Possible mechanisms are discussed of suppression of the quantum interference ("decoherence"). Being, in essence, of quite general nature, this question takes on special significance for understanding the quantumclassical correspondence in the nontrivial case of nonlinear classically chaotic quantum systems. Though the rapid decay of phase correlations is an underlying feature of the classical dynamical chaos, so called "quantum chaos" is not, by itself, capable of destroying the quantum phase coherence. Basically, formation of incoherent mixed states is necessary for decoherence to appear. Therefore interaction with a disordered environment plays a primary role.
Exponential sensitivity of classical chaotic systems to any external influence makes at bottom impractical the very treatment of such systems as closed ones. Inevitably, arbitrarily weak interaction with environment crucially influences the motion. This influence can typically be considered as a noise, that turns the motion into an irreversible random process. Quite opposite, the quantum dynamics of the same systems manifest a considerable degree of stability against external perturbations. This important difference results from the crucial distinction between complexities of the classical and quantum states quantitatively characterised by the number of harmonics of the phase space distribution function in the first case and that of the Wigner function in the second case [2, 3]. There also exists an alternative possibility [4] to describe complexity of a quantum state with the Shannon information entropy I(t). It is important to stress that the quantum phases are left aside in both these characteristics.
In both the cases mentioned above sensitivity of the motion to external perturbations is described by the decay of the Peres fidelity or, in other words, the weightedmean distance between two phasespace distributions (classical or quantum respectively) evolving under two slightly different Hamiltonians. This, in particular, allows one to establish a quantitative relation between the degree of loss of memory on the one hand and complexity (i.e. the number of harmonics) of the corresponding phasespace distribution on the other hand [3]. In the case of classical chaotic dynamics, this number grows exponentially in time with the rate related to the Lyapunov exponent that describes the exponential instability of the classical trajectories. In the meanwhile the number of harmonics of the Wigner function grows only algebraically because of the quantization of the phase space. This explains why the quantum dynamics is much more stable than that of corresponding classical counterpart.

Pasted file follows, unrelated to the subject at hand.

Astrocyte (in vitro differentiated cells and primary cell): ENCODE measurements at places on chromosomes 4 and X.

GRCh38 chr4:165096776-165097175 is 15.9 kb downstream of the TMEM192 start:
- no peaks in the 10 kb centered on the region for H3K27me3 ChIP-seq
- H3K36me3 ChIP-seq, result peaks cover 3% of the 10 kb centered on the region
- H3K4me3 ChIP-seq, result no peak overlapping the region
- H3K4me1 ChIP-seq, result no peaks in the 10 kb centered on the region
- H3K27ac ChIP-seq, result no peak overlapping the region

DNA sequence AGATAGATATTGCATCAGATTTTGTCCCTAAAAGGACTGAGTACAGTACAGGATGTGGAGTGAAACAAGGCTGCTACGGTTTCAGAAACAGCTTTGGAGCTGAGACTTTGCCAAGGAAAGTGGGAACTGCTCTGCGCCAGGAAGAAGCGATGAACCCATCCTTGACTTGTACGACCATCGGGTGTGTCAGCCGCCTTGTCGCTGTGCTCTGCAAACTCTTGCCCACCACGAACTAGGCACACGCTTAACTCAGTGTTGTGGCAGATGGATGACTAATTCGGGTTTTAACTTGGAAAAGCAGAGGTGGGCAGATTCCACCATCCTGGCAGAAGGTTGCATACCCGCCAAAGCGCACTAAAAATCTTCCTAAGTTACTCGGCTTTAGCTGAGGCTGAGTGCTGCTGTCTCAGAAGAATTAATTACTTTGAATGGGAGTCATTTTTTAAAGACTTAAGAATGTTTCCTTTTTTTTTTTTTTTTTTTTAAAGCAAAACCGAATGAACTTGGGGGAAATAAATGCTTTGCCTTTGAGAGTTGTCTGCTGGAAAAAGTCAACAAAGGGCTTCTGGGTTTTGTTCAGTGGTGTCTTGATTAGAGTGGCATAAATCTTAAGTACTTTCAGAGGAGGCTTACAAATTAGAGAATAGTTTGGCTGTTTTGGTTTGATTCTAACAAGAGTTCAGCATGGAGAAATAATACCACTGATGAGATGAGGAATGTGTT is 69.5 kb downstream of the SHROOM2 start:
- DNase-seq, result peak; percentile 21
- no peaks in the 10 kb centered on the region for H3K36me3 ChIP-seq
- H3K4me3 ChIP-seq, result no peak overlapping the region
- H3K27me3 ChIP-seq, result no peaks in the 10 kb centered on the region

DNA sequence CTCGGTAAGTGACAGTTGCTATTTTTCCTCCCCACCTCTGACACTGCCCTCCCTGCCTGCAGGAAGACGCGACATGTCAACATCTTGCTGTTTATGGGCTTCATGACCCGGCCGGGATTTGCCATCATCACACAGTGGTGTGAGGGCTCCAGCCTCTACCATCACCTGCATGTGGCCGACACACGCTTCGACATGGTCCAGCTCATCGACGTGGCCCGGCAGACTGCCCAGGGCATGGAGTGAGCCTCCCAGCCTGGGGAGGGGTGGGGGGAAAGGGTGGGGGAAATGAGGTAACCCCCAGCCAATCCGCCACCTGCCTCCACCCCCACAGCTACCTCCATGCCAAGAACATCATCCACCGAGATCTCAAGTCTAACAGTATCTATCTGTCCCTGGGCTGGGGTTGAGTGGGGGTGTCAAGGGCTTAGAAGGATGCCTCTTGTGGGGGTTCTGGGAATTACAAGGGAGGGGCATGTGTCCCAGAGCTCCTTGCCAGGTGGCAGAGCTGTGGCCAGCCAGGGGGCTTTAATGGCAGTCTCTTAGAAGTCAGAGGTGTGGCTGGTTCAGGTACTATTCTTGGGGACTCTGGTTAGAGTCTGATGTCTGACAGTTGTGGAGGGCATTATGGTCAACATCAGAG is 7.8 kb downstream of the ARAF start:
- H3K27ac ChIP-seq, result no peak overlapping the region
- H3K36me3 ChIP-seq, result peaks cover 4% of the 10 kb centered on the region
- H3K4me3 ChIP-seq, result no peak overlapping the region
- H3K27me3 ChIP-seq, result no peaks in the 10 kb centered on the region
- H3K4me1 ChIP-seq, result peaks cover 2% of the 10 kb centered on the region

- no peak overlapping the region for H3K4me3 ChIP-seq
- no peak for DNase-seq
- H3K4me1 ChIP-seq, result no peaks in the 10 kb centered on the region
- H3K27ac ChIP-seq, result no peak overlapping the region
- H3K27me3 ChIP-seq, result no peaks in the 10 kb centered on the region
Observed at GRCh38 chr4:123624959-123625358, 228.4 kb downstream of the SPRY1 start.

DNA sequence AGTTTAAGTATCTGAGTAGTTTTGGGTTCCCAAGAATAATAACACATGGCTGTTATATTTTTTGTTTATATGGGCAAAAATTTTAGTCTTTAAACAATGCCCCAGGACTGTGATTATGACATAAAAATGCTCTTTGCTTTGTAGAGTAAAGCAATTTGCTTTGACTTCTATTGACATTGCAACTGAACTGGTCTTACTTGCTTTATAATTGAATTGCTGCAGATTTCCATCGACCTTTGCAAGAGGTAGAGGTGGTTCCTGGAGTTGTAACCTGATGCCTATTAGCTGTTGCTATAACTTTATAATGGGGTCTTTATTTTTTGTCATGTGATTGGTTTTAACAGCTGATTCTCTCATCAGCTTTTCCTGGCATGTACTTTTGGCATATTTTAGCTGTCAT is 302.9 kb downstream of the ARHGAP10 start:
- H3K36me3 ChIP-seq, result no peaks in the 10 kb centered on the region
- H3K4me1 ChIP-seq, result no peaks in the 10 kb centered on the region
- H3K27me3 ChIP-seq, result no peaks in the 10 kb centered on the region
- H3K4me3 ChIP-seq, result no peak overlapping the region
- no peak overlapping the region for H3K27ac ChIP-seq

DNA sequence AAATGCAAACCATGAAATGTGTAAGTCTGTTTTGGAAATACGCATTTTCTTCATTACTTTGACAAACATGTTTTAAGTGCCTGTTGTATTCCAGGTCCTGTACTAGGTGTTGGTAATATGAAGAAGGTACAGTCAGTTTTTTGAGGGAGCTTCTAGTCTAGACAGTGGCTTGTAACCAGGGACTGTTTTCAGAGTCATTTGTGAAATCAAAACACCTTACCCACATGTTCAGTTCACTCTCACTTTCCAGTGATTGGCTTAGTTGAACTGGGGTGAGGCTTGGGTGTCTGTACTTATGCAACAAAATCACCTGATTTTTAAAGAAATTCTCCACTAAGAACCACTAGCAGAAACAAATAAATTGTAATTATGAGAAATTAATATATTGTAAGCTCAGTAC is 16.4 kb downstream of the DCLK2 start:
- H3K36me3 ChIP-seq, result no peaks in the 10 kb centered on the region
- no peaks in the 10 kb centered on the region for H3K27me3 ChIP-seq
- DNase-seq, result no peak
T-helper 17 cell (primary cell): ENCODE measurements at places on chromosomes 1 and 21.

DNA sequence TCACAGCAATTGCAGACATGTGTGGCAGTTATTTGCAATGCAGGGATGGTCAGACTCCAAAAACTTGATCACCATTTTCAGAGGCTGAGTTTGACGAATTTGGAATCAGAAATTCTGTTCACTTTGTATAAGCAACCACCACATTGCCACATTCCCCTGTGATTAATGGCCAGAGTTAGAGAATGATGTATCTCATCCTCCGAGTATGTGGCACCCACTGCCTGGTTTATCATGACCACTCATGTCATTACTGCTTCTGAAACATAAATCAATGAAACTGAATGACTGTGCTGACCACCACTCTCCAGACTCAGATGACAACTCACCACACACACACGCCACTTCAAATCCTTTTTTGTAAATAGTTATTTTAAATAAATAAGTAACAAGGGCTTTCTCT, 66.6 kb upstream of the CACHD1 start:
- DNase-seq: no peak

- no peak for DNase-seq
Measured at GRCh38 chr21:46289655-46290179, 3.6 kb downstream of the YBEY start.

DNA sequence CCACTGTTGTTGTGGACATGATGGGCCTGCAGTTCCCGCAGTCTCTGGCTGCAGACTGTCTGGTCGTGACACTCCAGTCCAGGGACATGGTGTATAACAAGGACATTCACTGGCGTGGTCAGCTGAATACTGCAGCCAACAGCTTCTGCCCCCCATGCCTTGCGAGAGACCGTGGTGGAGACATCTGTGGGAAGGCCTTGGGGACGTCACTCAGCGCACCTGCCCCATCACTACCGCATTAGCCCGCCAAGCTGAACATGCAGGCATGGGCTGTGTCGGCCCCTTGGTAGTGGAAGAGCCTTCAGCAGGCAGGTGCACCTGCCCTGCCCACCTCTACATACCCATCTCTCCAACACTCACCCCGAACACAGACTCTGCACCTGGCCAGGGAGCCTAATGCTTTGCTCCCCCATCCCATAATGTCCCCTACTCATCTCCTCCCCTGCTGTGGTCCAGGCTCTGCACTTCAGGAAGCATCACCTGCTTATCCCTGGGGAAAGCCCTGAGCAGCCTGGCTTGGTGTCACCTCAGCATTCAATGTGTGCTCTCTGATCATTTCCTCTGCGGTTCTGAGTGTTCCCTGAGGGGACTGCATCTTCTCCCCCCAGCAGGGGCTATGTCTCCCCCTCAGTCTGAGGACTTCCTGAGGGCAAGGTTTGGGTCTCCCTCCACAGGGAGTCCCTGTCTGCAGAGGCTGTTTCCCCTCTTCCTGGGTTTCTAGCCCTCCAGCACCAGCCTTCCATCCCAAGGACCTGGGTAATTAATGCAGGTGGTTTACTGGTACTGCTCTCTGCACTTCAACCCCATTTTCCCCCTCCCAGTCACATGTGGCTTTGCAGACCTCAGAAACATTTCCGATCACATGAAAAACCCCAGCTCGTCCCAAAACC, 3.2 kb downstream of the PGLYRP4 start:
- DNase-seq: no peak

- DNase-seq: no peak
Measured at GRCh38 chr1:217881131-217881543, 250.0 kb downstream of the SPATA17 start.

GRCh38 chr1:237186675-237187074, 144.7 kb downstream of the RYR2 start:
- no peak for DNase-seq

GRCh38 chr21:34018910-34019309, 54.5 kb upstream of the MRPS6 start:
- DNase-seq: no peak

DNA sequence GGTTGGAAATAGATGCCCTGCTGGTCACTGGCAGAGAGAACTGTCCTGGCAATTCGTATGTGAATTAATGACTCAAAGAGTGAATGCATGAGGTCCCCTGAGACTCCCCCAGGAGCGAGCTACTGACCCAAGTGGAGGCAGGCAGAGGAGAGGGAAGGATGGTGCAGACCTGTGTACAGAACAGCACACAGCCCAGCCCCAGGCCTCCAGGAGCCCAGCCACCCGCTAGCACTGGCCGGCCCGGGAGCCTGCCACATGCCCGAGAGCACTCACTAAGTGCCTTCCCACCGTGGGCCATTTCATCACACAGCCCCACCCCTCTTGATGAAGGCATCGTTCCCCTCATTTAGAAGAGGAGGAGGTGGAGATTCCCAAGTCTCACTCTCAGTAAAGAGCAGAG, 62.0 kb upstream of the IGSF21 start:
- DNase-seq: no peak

The way the decoherence phenomenon shows up depends on the nature of the quantity considered. Thus in the presence of a stationary noise, the most relevant quantity is the fidelity averaged over the noise realizations [4]. Such a choice brings into consideration the averaged density matrix. Since evolution of the latter is not unitary this entails state mixing and suppression of the quantum interference. The newly defined fidelity depends only on the level (strength) \sigma of the noise. It turns out to be possible to analytically calculate such a quantity in the two limiting cases of very weak (\sigma\ll 1) noise when the perturbation expansion is possible and extremely strong noise (\sigma\gg1) when the evolution becomes Markovian. It is worth noting that the degree of reversibility of the motion under the influence of a stationary noise persisting during the forward as well as the backward evolutions is defined by the purity P(\sigma; t) of the state at the reversal moment t. In the intermediate region the time evolution of the fidelity displays nontrivial scaling behavior.
The state mixing induced by the noise leads to loss of the memory on the initial state. Thereupon the notion of the invariant (basisindependent) von Neumann entropy S(\sigma; t) becomes relevant. This entropy is sensitive, unlike the Shennon entropy, to the quantum coherence and therefore remains during evolution smaller than the latter. But in time the von Neumann entropy increases monotonically approaching the information entropy from below. After all they get equal by the moment of time t_{(dec)}(\sigma)=